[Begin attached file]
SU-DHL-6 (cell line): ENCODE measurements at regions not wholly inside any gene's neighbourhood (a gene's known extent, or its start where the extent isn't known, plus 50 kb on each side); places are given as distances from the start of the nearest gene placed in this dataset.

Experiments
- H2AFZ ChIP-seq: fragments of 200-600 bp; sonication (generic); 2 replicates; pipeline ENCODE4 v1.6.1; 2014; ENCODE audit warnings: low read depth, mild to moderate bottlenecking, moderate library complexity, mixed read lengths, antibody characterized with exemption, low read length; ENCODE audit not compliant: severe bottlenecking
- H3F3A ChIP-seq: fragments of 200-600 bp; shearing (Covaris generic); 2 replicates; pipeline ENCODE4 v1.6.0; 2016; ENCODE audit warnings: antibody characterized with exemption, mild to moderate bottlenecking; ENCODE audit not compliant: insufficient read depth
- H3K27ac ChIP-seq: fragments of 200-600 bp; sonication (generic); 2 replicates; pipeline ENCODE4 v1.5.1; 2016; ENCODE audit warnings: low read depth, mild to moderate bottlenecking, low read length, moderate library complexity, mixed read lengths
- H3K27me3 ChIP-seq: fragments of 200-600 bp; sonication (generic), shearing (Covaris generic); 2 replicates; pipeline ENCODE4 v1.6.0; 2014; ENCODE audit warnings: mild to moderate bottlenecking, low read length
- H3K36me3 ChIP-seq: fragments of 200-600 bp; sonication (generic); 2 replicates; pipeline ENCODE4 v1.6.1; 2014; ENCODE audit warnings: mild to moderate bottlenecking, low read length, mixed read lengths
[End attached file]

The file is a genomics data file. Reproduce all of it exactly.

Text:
SU-DHL-6 (cell line): ENCODE measurements at regions not wholly inside any gene's neighbourhood (a gene's known extent, or its start where the extent isn't known, plus 50 kb on each side); places are given as distances from the start of the nearest gene placed in this dataset.

Experiments
- H2AFZ ChIP-seq: fragments of 200-600 bp; sonication (generic); 2 replicates; pipeline ENCODE4 v1.6.1; 2014; ENCODE audit warnings: low read depth, mild to moderate bottlenecking, moderate library complexity, mixed read lengths, antibody characterized with exemption, low read length; ENCODE audit not compliant: severe bottlenecking
- H3F3A ChIP-seq: fragments of 200-600 bp; shearing (Covaris generic); 2 replicates; pipeline ENCODE4 v1.6.0; 2016; ENCODE audit warnings: antibody characterized with exemption, mild to moderate bottlenecking; ENCODE audit not compliant: insufficient read depth
- H3K27ac ChIP-seq: fragments of 200-600 bp; sonication (generic); 2 replicates; pipeline ENCODE4 v1.5.1; 2016; ENCODE audit warnings: low read depth, mild to moderate bottlenecking, low read length, moderate library complexity, mixed read lengths
- H3K27me3 ChIP-seq: fragments of 200-600 bp; sonication (generic), shearing (Covaris generic); 2 replicates; pipeline ENCODE4 v1.6.0; 2014; ENCODE audit warnings: mild to moderate bottlenecking, low read length
- H3K36me3 ChIP-seq: fragments of 200-600 bp; sonication (generic); 2 replicates; pipeline ENCODE4 v1.6.1; 2014; ENCODE audit warnings: mild to moderate bottlenecking, low read length, mixed read lengths